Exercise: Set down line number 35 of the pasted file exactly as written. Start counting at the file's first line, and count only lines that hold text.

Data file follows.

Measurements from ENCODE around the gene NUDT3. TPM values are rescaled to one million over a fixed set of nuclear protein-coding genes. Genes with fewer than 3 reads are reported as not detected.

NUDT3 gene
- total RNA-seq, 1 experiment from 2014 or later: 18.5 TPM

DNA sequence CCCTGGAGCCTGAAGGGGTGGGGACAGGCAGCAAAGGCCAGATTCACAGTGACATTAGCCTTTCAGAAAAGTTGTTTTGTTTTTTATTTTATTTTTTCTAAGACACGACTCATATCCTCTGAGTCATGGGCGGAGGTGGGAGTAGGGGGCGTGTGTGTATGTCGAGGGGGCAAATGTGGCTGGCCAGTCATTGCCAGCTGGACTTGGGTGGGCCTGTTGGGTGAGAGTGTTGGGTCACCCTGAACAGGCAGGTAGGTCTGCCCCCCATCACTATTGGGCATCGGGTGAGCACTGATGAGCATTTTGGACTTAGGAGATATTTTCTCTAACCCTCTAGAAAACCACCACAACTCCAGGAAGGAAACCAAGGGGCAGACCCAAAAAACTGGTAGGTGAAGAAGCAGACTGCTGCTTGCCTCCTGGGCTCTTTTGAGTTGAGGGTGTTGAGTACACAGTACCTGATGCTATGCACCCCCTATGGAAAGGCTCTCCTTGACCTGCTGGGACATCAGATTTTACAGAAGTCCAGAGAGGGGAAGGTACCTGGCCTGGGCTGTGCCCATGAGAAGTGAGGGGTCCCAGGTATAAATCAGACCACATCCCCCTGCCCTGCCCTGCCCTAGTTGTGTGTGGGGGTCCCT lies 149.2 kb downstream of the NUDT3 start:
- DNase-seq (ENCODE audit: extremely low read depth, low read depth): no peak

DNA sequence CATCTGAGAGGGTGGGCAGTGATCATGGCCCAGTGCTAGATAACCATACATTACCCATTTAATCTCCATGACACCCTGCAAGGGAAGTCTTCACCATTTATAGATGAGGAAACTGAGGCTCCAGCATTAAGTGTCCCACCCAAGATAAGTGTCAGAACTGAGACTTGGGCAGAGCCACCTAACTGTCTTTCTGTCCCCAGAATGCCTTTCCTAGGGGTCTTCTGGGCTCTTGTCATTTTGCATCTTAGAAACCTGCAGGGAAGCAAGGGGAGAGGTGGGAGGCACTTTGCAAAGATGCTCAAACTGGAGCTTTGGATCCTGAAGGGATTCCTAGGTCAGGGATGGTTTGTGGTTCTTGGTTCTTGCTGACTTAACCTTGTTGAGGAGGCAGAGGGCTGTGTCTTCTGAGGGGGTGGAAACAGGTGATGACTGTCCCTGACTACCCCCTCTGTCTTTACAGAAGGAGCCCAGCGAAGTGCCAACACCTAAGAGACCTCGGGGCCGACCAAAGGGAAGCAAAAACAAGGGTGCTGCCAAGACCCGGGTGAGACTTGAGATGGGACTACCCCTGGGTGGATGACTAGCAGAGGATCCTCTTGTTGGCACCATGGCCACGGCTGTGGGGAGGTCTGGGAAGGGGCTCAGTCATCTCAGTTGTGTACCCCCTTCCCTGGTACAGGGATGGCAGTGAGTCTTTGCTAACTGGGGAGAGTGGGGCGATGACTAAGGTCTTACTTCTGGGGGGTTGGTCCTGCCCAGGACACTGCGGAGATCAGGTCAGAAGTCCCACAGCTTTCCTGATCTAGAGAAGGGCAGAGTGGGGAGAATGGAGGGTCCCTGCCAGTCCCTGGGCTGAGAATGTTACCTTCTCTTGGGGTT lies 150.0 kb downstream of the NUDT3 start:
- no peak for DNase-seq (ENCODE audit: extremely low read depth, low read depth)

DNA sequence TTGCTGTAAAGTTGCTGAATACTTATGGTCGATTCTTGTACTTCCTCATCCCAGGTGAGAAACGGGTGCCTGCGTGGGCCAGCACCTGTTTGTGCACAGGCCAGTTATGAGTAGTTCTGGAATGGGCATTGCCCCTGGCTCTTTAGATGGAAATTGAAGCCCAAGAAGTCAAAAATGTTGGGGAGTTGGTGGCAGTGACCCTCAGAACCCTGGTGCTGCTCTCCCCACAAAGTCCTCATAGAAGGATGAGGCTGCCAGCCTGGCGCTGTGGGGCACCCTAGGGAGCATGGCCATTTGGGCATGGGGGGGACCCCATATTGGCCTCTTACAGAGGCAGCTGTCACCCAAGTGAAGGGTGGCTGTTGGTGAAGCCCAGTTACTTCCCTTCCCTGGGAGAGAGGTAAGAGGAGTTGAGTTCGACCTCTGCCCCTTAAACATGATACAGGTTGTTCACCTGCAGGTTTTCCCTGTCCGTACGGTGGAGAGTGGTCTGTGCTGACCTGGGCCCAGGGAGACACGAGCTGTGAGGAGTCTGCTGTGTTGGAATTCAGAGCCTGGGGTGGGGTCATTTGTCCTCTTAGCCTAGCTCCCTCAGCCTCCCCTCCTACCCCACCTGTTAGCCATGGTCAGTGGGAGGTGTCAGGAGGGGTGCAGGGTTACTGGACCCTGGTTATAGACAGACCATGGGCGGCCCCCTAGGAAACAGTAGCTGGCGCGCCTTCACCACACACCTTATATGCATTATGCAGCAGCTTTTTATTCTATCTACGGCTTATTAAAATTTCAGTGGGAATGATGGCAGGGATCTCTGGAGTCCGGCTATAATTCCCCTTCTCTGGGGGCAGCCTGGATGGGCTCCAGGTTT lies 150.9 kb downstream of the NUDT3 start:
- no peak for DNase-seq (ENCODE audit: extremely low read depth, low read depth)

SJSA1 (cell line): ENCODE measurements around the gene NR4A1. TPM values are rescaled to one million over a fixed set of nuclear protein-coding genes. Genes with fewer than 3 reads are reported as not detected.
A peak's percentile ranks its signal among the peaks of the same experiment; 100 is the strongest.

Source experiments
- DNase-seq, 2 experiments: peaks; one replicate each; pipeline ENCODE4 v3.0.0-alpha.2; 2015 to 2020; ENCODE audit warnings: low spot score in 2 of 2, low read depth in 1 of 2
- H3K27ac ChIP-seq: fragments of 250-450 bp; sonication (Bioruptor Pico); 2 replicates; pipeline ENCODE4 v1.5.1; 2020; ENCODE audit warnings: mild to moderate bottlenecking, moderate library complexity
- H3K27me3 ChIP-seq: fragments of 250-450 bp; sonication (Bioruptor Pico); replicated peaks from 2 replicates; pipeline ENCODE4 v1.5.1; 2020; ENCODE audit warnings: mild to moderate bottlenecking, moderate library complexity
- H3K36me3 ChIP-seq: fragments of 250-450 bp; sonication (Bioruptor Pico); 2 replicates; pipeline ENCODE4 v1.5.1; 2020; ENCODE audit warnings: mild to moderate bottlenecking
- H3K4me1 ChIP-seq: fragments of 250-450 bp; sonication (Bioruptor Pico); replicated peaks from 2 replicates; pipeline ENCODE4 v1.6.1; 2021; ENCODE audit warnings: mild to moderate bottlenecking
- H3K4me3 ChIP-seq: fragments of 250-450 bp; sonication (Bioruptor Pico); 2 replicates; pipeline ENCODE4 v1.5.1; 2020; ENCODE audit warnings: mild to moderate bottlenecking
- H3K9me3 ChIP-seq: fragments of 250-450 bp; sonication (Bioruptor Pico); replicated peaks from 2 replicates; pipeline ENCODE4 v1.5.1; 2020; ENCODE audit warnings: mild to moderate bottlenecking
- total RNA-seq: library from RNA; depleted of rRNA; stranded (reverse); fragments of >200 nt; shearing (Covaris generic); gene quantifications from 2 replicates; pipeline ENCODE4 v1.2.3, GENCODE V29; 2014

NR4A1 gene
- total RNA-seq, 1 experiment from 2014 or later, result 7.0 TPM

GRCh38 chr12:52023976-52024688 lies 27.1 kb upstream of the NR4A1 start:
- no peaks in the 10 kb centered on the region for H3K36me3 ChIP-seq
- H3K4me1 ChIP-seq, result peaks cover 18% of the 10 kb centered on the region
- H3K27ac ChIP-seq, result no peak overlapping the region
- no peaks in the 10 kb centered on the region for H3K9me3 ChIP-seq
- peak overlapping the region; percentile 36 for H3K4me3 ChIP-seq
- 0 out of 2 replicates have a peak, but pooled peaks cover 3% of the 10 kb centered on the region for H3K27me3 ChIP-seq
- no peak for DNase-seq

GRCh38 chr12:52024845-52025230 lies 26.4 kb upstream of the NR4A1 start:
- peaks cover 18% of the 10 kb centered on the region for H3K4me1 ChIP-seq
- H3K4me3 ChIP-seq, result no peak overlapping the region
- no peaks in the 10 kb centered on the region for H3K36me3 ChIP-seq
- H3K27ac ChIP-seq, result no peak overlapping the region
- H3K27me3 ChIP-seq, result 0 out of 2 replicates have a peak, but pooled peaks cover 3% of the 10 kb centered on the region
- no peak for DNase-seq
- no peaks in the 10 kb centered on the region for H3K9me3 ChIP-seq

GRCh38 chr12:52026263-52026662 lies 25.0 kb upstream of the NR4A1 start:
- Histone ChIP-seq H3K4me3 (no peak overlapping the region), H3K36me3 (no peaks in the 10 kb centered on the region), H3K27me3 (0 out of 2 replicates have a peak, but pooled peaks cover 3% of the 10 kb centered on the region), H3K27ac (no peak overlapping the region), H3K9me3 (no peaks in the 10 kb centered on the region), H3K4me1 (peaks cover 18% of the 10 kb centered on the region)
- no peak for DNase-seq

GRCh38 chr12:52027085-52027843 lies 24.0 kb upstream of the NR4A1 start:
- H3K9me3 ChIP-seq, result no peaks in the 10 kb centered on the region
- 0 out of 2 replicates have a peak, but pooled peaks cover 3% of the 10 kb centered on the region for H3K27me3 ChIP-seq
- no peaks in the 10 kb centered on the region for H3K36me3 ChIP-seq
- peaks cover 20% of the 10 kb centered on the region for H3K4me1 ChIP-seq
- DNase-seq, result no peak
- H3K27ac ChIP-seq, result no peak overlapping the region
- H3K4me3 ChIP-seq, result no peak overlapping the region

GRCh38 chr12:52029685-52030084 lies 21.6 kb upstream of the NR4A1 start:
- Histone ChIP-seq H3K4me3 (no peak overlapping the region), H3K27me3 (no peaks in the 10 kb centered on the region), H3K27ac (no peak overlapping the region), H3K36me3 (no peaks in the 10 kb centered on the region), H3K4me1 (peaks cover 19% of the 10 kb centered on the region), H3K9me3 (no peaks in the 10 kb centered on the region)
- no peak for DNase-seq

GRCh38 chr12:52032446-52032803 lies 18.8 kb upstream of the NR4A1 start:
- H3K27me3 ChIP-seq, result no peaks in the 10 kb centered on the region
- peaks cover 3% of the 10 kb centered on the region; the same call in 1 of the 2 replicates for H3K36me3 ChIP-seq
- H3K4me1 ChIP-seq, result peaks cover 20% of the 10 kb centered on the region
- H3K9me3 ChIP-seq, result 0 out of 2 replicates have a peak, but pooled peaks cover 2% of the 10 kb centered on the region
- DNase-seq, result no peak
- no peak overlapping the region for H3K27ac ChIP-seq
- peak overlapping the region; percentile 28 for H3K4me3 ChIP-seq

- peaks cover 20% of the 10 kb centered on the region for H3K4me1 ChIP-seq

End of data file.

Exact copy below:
- H3K27ac ChIP-seq, result no peak overlapping the region